Do you think the Malmö scene has a particular character?
Very resourceful as I mentioned, but it doesn’t seem like there is a particular type of skater here. There is a lot of people who do D.I.Y. Spots, but there is a lot of people who don’t do that as well. There is also people that just skate skateparks here. I think there are a few very influential skaters here and Pontus is a great example of that. To build a scene, you need characters like that to get everyone organized and motivated, I think.
What, in your opinion, is the biggest difference between the London skate scene and the Malmö skate scene?
You obviously feel skating is bigger in London. It’s almost to the point now where you see crews of skaters who don’t know who each other are. It seems here everyone knows who everyone is. It seems a lot more tight-knit. There’s nothing wrong with London being like that. It’s so big it’s gonna happen. It’s impossible for everyone to know each other in a scene like that.
If everyone knows each other you can reap benefits from that when it comes to getting organized for approaching councils for skateparks for example. When it comes to skateparks getting built in London, a lot of people feel they get cut out of the consultation process. London is just so big that people don’t hear abut skatepark projects until it’s too late. Word of mouth isn’t as strong there.
Any Malmö habits?/Favourites?
There’s one Meatball place Daniel takes us to called Bullen or Två Krögare that is really good. I’ve ben hassling Pontus to take us there. Tempo bar is my current favourite for an evening drink. Other than that I like coming to TBS and the skatespots obviously. And I went to the Konsthallen show yesterday with the Chris Johanssen and Misake Kawai exhibition which was really good. That place seems really nice. I really like the building and we went to the restaurant which was really good too. We’ll definitely go there again I’m sure.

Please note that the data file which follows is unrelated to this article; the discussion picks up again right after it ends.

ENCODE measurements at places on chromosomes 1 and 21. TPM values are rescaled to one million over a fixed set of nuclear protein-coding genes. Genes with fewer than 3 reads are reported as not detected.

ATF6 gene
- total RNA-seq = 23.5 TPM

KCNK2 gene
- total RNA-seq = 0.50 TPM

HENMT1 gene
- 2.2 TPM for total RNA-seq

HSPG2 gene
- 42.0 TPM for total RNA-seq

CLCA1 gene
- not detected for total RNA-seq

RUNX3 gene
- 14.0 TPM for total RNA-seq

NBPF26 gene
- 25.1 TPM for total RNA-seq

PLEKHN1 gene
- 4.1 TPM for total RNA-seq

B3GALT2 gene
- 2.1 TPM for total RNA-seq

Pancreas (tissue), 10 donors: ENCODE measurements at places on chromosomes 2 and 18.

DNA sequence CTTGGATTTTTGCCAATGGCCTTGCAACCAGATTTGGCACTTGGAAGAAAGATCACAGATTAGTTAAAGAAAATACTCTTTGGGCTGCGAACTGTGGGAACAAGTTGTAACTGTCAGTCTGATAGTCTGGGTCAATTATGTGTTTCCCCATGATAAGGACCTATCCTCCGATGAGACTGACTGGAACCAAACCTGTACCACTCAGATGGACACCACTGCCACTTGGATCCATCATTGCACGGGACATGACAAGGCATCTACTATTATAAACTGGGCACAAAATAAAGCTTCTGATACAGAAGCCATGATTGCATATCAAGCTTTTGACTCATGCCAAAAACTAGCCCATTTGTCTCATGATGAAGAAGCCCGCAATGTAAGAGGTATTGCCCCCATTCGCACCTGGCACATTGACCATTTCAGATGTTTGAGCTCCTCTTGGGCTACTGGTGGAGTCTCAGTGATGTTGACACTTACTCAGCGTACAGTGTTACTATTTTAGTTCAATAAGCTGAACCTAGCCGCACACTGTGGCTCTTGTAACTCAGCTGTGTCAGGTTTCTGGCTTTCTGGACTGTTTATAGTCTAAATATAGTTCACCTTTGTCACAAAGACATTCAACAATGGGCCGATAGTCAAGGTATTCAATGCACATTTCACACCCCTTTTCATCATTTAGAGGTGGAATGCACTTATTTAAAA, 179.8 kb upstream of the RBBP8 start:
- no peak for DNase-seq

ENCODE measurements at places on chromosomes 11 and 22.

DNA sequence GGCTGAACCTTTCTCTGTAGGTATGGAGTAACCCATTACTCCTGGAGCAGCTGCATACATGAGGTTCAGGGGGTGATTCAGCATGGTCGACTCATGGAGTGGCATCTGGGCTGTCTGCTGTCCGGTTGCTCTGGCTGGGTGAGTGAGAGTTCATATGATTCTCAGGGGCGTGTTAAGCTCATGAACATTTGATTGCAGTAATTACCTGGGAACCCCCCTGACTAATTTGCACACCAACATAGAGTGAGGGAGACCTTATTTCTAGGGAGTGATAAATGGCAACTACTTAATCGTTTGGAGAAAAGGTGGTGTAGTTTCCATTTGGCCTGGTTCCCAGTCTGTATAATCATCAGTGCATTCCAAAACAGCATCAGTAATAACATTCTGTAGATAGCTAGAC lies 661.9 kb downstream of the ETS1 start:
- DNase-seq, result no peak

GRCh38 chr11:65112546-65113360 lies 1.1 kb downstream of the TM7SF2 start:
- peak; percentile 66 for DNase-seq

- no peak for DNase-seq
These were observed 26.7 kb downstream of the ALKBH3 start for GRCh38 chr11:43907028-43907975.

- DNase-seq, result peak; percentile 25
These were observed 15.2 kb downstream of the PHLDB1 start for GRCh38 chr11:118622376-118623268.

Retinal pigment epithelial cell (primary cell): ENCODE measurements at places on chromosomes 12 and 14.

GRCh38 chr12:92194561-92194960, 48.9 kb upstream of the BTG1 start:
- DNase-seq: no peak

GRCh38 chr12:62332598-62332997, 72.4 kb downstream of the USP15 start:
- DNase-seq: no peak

Malmö wants to be the skate-capital of Europe – how is/is not possible?
I would say it could happen and has sort of happened in a way. As a skate tourist there’s pretty much everything you want here. There’s cheap accommodation, you can camp easily, there’s skateparks everywhere – it’s great. You know that you can come here and as long as you get good weather, you’re gonna have an amazing time skating. You could bring a crew of twenty mates and they could all find something they like to skate here. It’s not just one kind of terrain. There’s everything here and you’re not really going to get kicked out of places. It’s very skater-friendly. It’s a guaranteed good time. AS a skate tourist, that’s what you want. That’s why people went to Barcelona for so many years. You know you can go there and it’s going to be good.
[Mathias, Sulan and Oski rock up]
Does Malmö need anything else, considering weather etc?
I think they need to invest in cases of free beer for every skater. And not the 3.5% stuff.
On the other hand it’s one of those things where you have to be careful what you wish for. It’s all very well saying it should become ‘the skate capital of Europe’, but if that would actually happen, it would become horrible. The fact that you have horrible winters keeps it on a level – it’s not crazy all year ’round. People are going to come here for two or three months and then it’s back to normal again. For people who [cultivate a scene] that is probably a good thing. If you speak to a lot of the original Barcelona locals, a lot of them are not stoked on what happened to their scene and their spots.
What’s the main editorial appeal of Malmö?
Variety. You don’t get kicked out. It’s easy. In London it’s really dificult. You get kicked out and you have a million problems getting things done. Here it’s easy. When you go on trips you want to go somewhere where you know you’re going to get photos.
Do you know any Swedish?